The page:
How Will Director Tom Hooper Follow-Up The King's Speech?
03.02.11 by Ryan
Now that Tom Hooper has won the Best Director Oscar for Best Picture recipient The King's Speech, the question remains: what will Hooper direct next? Since Hooper finished shooting King's Speech a year ago, the director has yet to accept another gig, though there have been offers. The LA Times reports that Hooper was offered the director's chair for Iron Man 3, but turned it down. Shane Black was hired instead.
While Hooper has settled on nothing so far, he is rumored for several projects. According to the same Times report, Hooper was "weighing" an offer to direct an adaptation of literary classic Les Miserables, but unlike his King's Speech actor Geoffrey Rush's 1998 non-musical version, Hooper's version would be a big-budget musical. Hooper had also told The Times previously that he's "on the lookout" for another historical or period drama, and there could be another such project that would reunite him with King's Speech screenwriter (and fellow Oscar winner) David Seidler.
Seidler's next script is reportedly about Lady Hester Stanhope, an eccentric, mid-19th century explorer that Seidler described as "a female Lawrence of Arabia" to The Daily Mail (via The Playlist). King's Speech producer Gareth Unwin went into greater detail about the project, titled The Lady Who Went Too Far, last month in an interview with Geek Tyrant.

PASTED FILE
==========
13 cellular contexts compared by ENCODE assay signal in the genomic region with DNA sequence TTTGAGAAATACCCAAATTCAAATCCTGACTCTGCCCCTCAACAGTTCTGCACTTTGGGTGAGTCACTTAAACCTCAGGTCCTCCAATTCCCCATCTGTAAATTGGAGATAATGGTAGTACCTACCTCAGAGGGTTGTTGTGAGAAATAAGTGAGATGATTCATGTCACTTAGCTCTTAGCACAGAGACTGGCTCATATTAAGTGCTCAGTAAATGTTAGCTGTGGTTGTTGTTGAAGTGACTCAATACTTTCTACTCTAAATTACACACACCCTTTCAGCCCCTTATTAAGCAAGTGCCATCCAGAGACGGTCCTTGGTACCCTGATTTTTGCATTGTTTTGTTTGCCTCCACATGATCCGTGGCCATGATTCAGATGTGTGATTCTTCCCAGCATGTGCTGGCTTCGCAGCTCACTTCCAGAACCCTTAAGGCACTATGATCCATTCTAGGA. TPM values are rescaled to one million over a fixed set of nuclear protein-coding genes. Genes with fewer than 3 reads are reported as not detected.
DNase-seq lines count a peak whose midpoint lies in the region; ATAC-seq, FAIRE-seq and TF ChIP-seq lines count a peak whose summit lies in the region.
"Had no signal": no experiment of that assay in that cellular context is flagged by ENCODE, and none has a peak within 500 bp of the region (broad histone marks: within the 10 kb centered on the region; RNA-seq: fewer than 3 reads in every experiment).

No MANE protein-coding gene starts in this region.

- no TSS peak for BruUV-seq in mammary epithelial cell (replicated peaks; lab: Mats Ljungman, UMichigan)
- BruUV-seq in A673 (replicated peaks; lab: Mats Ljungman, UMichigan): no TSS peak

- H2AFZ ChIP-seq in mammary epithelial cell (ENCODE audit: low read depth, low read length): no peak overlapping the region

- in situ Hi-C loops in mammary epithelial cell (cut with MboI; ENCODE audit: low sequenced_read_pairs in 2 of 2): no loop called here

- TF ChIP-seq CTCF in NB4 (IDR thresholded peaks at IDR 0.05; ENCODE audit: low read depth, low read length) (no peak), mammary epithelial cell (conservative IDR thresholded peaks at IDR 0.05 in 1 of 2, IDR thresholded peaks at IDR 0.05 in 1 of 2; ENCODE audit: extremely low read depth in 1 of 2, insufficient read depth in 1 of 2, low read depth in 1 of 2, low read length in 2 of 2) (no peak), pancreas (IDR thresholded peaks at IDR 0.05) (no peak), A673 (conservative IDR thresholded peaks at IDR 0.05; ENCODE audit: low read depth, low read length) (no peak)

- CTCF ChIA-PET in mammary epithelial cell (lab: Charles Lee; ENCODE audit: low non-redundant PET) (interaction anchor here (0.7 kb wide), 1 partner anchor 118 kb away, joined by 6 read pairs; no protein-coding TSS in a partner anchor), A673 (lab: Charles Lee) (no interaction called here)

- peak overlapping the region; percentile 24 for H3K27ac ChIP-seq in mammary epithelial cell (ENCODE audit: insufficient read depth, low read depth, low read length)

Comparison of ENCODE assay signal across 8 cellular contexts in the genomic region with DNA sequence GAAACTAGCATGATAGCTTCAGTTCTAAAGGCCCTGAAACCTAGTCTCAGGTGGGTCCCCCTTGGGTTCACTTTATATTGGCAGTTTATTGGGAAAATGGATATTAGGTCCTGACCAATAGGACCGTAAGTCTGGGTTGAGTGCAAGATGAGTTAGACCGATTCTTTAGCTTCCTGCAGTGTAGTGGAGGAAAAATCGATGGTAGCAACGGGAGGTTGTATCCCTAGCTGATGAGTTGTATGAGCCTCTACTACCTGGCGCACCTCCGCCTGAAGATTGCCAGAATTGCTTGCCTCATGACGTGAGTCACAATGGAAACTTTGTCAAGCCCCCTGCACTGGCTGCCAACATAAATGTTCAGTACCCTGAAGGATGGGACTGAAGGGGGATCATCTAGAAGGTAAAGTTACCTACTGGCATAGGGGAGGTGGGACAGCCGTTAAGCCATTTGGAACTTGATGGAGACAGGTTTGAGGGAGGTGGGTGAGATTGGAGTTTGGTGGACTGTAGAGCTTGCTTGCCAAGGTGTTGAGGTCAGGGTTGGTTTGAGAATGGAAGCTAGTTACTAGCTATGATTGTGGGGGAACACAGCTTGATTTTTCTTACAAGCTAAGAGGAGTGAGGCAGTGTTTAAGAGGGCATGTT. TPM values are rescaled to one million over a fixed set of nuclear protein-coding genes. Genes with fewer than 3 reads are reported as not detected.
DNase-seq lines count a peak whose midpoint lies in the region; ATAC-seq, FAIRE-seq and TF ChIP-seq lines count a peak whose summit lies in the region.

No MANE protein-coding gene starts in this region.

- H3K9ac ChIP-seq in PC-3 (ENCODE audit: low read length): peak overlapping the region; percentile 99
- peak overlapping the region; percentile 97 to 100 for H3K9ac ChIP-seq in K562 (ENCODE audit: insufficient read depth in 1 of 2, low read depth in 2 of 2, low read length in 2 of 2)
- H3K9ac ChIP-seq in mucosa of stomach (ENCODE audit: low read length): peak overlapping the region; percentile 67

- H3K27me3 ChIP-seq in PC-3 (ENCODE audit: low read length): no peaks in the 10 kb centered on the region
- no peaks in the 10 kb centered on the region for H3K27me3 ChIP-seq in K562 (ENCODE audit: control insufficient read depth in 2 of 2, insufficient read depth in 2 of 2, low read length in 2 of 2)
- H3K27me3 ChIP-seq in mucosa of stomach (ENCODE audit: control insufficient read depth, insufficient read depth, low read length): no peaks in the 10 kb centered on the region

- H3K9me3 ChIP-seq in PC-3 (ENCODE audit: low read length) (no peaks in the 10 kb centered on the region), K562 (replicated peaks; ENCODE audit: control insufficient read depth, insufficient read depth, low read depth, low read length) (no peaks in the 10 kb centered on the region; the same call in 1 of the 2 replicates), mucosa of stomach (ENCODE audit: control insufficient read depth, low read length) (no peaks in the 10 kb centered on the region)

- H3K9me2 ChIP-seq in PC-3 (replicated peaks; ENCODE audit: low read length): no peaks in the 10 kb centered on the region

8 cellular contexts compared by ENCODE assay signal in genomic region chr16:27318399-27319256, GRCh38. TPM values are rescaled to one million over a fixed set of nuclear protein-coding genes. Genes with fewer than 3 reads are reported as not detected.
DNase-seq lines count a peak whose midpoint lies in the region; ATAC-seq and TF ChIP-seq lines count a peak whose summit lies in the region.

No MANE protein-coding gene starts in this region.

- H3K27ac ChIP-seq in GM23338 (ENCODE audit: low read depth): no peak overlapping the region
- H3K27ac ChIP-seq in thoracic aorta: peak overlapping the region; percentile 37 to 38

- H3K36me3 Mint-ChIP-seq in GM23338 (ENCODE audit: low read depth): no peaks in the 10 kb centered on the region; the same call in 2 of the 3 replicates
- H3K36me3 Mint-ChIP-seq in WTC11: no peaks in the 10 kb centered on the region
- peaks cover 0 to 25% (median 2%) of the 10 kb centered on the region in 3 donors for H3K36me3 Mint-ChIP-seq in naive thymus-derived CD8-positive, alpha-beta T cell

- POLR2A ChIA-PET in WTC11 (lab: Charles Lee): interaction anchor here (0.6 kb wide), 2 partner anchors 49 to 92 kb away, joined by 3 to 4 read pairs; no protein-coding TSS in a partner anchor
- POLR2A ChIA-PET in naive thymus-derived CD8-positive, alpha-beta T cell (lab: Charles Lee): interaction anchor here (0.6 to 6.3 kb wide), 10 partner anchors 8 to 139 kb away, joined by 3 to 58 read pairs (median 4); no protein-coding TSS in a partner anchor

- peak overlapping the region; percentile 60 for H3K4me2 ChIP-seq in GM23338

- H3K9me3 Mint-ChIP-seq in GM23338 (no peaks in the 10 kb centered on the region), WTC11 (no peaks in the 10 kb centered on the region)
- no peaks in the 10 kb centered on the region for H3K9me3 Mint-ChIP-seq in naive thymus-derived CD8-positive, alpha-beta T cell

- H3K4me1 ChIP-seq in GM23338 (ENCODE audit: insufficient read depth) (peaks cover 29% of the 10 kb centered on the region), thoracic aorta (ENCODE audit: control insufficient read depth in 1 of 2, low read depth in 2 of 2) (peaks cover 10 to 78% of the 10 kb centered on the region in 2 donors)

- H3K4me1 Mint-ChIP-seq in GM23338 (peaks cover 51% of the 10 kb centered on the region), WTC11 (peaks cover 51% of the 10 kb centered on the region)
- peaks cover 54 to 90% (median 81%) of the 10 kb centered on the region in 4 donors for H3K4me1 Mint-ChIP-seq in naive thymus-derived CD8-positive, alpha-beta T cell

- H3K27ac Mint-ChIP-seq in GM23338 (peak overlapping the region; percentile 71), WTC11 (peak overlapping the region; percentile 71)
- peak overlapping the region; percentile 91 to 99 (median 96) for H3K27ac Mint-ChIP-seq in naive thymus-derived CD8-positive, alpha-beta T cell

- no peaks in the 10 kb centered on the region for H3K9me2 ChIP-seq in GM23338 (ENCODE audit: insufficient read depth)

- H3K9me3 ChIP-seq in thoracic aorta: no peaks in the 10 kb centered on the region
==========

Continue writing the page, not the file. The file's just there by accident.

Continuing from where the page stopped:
Drawing on The Star of the Morning a biography by Kirsten Ellis, the film follows amazing adventures on her travels through the Middle East and beyond where she becomes embroiled in a three way love affair with two French spies.
While neither of the previous reports have Hooper tied to the Seidler script, a September 2010 report from Screen Daily has Hooper potentially reuniting with Unwin and Seidler "if the elements are correct." However, The King's Speech distributor The Weinstein Company may tempt Hooper with a different project.
Deadline reports that Hooper is "getting serious about resuscitating" the long-developing adaptation of Deborah Moggach's novel, Tulip Fever. Set in 17th Century Amsterdam, the movie concerns an affair between a married woman and the artist hired to paint her portrait. Directors John Madden (Shakespeare in Love) and Peter Chelsom (Shall We Dance?) have both been attached to the project at various times over the past ten years.
So, clearly, Hooper has options, but after already waiting a year, he may take his time deciding.